“It’s the romantic in me”

On Sunday evening, we watched the 1974 film adaptation – starring Robert Redford – of Scott Fitzgerald’s 1926 novel, The Great Gatsby

…and seeing it led me yesterday to recall those “fun facts” about the man now considered one of America’s foremost novelists: he wasn’t truly appreciated until after his death. They are particularly necessary to bear in mind as a writer if you are a man with mostly women readers. (As I am.) It helps to do so *especially* after it hasn’t been a good day. (Which yesterday was not. I tap this out hoping today, after I post this, will be a better day.)

The book’s huge eventual commercial success and critical reassessment – at its release most critics were lukewarm at best about the novel too; some even panned it – after Fitzgerald’s death would seem to call into question his opinion on why Gatsby didn’t sell well in its initial print run. Yet he was (in my humble opinion) correct: he wrote a novel in which NONE of the women portrayed are in the slightest bit admirable or even likable. “Daisy” is clearly based to a degree (but certainly not exclusively) on his own wife Zelda – a southern, Roman Catholic girl – and (I believe) she’s, frankly, a horror. Why “Gatsby” (Fitzgerald is obviously partly “Nick” and partly “Gatsby”) is besotted by her is anyone’s guess. But, of course, such is love… or what we think is love.

The novel’s now iconic status is even sadder given how Fitzgerald died, and how young, and what he died thinking: that both he, and the book, were basically failures. If you – as a writer, or as anything else – ever feel that way, some music from Casablanca may help. (Casablanca – my favorite film, you may have noticed – *always* helps.) In case you didn’t know, Warner Brothers has the original Casablanca soundtrack downloadable on iTunes. It’s £3.99 (here in the UK).

[Screen capture. Casablanca (Original Motion Picture Soundtrack) by Various Artists.]

I’d thought of the film again after having seen a biography of Claude Rains – who played “Captain Renault” – on Sky Arts television on Friday evening. Something made me seek out the soundtrack. I found it and bought it. It’s wonderful listening.

In the film – and included on the soundtrack – early on French police chief “Captain Renault” asks “Rick” (Humphrey Bogart)…

…and the “combination of all three” is “Rick’s” now famous reply, of course.


No, I haven’t absconded with the church funds. Nor have I run off with a senator’s wife. Nor have I killed a man. Nor any combination.

So, that eliminates those three. 😉

I write a lot about Americans living outside of the United States. Partly that is due to what my own life has become. For decades, I’ve encountered lots of new material:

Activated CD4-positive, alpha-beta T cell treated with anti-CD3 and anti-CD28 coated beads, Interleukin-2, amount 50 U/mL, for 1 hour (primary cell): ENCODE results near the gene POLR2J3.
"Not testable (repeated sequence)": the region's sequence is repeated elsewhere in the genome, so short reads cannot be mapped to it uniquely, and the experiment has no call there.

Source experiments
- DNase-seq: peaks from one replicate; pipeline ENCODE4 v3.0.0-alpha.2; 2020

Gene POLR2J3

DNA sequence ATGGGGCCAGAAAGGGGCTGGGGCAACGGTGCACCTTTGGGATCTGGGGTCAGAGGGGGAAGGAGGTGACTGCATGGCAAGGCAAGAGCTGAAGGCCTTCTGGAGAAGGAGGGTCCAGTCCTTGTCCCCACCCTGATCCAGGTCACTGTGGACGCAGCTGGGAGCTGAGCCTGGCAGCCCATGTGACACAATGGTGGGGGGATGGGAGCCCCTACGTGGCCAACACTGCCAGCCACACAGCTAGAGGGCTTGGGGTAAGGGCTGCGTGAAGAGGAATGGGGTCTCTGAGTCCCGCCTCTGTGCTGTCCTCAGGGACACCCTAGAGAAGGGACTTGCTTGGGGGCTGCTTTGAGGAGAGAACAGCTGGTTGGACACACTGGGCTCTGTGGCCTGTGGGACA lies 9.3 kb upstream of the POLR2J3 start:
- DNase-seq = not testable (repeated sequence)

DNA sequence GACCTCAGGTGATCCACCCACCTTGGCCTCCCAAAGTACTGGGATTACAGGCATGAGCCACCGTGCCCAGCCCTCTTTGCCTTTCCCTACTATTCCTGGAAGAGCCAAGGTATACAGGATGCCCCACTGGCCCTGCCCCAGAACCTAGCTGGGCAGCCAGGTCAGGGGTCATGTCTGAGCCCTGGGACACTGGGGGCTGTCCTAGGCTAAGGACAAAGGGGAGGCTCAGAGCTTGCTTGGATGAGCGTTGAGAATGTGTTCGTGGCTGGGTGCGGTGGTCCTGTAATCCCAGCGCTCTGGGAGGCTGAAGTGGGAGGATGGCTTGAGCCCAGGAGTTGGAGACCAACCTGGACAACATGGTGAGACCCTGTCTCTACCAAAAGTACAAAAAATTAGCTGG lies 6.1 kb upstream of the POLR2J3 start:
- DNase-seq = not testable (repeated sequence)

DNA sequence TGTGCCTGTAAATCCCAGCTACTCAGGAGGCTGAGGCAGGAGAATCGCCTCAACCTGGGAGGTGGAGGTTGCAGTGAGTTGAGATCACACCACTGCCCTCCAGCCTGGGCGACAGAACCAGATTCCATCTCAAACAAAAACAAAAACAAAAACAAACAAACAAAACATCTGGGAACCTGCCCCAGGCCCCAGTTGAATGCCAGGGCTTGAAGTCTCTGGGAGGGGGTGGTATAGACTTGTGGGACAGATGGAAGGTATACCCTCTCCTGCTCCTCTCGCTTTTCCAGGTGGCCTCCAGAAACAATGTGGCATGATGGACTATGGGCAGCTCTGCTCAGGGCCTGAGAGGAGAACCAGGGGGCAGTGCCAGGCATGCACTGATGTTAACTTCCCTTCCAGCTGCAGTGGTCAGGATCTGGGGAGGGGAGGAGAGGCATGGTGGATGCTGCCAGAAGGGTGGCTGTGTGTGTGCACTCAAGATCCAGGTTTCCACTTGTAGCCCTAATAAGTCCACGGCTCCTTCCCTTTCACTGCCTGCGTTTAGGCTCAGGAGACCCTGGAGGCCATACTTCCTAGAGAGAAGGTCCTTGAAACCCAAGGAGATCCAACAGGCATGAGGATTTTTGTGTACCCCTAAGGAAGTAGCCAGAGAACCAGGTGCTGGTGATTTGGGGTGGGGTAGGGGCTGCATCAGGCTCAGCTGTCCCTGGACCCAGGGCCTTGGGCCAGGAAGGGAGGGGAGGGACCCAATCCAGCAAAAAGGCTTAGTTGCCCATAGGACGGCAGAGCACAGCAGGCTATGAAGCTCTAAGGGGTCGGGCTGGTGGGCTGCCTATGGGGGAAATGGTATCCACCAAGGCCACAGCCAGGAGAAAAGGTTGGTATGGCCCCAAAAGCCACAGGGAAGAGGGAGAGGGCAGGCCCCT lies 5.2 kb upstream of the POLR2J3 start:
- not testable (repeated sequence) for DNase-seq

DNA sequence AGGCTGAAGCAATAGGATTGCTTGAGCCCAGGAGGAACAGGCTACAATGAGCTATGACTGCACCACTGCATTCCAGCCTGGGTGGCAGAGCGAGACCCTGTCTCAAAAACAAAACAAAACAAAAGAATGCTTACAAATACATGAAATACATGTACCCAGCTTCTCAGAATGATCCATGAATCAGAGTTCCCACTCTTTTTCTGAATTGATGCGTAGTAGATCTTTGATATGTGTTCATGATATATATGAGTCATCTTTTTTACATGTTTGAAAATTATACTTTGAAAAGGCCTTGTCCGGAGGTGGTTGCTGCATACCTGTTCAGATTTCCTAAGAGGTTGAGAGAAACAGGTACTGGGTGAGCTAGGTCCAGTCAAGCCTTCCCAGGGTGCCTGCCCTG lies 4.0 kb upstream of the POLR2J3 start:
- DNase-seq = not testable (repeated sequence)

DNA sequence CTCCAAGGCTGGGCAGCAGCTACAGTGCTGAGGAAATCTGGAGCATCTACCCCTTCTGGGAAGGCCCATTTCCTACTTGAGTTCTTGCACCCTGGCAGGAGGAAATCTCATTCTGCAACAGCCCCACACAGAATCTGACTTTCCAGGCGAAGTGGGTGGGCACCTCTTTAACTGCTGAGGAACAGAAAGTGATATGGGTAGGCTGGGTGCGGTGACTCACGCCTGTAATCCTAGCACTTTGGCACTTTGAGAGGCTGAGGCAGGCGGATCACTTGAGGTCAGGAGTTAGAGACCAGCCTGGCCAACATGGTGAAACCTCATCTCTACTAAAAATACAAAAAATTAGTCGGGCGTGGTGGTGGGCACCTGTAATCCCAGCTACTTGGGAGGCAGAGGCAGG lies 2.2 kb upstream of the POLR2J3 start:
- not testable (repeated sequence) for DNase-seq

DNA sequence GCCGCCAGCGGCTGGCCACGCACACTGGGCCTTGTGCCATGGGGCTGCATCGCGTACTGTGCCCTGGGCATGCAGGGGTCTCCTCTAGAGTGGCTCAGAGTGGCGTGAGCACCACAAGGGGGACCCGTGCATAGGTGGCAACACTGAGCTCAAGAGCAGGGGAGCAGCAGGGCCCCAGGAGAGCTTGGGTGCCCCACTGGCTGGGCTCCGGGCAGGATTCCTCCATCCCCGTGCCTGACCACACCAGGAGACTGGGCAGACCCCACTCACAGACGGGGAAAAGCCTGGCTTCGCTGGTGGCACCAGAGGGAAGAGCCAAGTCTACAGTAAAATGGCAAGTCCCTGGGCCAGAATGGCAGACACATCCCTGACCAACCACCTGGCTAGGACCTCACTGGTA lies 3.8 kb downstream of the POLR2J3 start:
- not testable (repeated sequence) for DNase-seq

[Excerpt from Passports. Paperback. Click to expand.]

And much more recently – just last week – an Italian former colleague (we worked together at a London university), who I’m friends with on my personal Facebook (but we haven’t seen each other in person in a decade), out of the blue followed my writer’s pseudonymous Instagram page. Err, uh, oh.😆 I haven’t yet asked her how she found it.

Where writers get ideas: in 2013, I nearly used her first name for the Italian-German aunt “Giuliana” in Passports. In the end, I decided against doing so. Her name is rather unusual; I felt if she ever saw the novel, she would pretty easily figure out from where I had gotten that name.

Looking back, though, maybe that choice was a mistake? Naturally, it can’t be undone. However, perhaps, uh, an Italian woman’s name will be needed in… my newest manuscript… 😉

Have a good day, wherever you are. 🙂

4 thoughts on ““It’s the romantic in me”

  1. I think Gatsby was in love with the “idea” of Daisy. By today’s standards, she would certainly be considered high maintenance, but for the purposes of the book, she represented everything Jay wanted but couldn’t buy. Interesting turnabout for Redford as the reverse was true in The Way We Were. Hubbell was the lifestyle Katie thought she desired.

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    1. Oh, definitely. Daisy made high maintenance seem like an understatement. Yes, she was symbolic. They all were in their ways. Only Nick approached conventional. I suppose given that reality, filming the book is extra tough. It’s one thing to do what Fitzgerald did on paper; it’s something else trying to portray it on screen, when the likes of a Daisy come across as nearly ludicrous. I always find it funny too when Redford is “the other guy.”😆


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